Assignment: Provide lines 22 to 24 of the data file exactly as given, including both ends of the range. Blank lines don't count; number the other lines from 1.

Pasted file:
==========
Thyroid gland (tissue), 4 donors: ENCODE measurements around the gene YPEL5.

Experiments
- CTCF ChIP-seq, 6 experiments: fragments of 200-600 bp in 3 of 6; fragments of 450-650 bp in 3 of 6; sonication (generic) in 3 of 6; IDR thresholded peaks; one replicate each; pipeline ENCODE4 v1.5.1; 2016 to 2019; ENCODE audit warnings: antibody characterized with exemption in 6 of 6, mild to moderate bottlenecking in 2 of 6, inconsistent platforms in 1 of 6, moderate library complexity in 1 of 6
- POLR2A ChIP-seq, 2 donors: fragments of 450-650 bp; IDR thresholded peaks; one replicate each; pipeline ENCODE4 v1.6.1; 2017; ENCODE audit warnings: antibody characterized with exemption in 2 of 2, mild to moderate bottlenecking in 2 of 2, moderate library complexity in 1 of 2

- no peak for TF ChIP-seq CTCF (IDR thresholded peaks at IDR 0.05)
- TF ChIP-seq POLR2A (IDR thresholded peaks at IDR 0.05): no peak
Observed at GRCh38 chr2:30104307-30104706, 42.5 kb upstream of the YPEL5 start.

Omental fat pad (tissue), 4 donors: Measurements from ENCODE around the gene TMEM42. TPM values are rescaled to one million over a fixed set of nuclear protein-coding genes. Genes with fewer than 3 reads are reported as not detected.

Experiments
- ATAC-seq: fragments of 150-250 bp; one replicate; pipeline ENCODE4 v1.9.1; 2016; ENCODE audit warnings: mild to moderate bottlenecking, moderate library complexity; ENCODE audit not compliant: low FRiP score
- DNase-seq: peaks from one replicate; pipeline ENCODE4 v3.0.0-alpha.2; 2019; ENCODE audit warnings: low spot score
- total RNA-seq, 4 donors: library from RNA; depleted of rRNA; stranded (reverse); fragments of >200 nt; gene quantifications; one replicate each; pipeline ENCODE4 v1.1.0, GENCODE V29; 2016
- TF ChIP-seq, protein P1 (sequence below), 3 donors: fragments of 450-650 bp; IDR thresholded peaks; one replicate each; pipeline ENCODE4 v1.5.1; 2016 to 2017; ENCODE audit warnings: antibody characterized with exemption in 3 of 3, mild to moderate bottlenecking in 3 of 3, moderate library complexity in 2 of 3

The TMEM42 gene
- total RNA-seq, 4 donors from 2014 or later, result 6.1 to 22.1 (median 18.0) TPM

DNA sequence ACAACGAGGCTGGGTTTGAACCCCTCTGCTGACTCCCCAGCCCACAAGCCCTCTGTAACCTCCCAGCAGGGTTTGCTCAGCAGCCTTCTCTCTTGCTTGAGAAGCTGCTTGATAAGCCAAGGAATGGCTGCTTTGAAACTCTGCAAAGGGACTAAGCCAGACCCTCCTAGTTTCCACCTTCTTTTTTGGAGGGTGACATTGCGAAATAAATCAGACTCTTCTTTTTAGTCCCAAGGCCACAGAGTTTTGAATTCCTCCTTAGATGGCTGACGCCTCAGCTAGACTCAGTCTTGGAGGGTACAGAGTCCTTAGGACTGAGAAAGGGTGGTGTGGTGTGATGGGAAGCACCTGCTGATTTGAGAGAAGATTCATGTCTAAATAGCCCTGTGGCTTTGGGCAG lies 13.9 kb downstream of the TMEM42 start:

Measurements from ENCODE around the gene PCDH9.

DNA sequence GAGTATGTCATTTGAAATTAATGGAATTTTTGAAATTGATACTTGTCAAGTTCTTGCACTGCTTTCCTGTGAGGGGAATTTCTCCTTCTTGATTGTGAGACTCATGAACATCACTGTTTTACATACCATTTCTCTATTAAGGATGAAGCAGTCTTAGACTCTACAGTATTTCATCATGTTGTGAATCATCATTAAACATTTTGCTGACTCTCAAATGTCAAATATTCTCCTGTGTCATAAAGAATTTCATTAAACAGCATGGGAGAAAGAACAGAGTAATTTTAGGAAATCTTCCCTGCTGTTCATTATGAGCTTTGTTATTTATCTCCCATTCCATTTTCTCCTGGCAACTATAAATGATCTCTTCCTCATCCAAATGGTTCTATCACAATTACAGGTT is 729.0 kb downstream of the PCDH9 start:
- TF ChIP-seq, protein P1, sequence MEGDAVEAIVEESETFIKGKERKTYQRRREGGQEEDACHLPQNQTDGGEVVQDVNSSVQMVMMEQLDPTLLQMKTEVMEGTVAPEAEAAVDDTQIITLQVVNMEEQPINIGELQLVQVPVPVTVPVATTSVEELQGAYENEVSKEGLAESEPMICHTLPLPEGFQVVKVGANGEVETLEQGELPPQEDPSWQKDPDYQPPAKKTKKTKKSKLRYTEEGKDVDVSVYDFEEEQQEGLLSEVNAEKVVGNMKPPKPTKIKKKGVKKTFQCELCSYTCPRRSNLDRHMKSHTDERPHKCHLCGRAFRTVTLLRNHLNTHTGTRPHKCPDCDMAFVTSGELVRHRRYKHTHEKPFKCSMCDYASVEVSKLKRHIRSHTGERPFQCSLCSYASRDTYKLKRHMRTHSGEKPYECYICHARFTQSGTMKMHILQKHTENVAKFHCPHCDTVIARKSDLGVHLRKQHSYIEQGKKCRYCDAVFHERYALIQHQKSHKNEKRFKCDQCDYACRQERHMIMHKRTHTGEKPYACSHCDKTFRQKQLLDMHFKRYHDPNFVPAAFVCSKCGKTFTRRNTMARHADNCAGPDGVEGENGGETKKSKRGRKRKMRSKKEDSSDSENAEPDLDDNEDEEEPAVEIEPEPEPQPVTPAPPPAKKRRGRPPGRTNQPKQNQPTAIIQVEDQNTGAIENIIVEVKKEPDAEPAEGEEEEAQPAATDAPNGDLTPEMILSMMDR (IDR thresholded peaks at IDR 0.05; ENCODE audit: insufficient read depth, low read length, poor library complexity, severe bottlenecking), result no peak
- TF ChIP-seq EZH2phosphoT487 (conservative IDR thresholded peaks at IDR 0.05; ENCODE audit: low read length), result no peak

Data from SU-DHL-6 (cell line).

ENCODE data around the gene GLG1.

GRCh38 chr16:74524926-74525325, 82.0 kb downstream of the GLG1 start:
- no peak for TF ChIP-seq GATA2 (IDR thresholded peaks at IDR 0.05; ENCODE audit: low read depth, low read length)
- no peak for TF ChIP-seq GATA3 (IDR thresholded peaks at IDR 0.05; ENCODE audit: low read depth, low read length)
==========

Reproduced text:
ENCODE data around the gene GLG1.

GRCh38 chr16:74524926-74525325, 82.0 kb downstream of the GLG1 start:
- no peak for TF ChIP-seq GATA2 (IDR thresholded peaks at IDR 0.05; ENCODE audit: low read depth, low read length)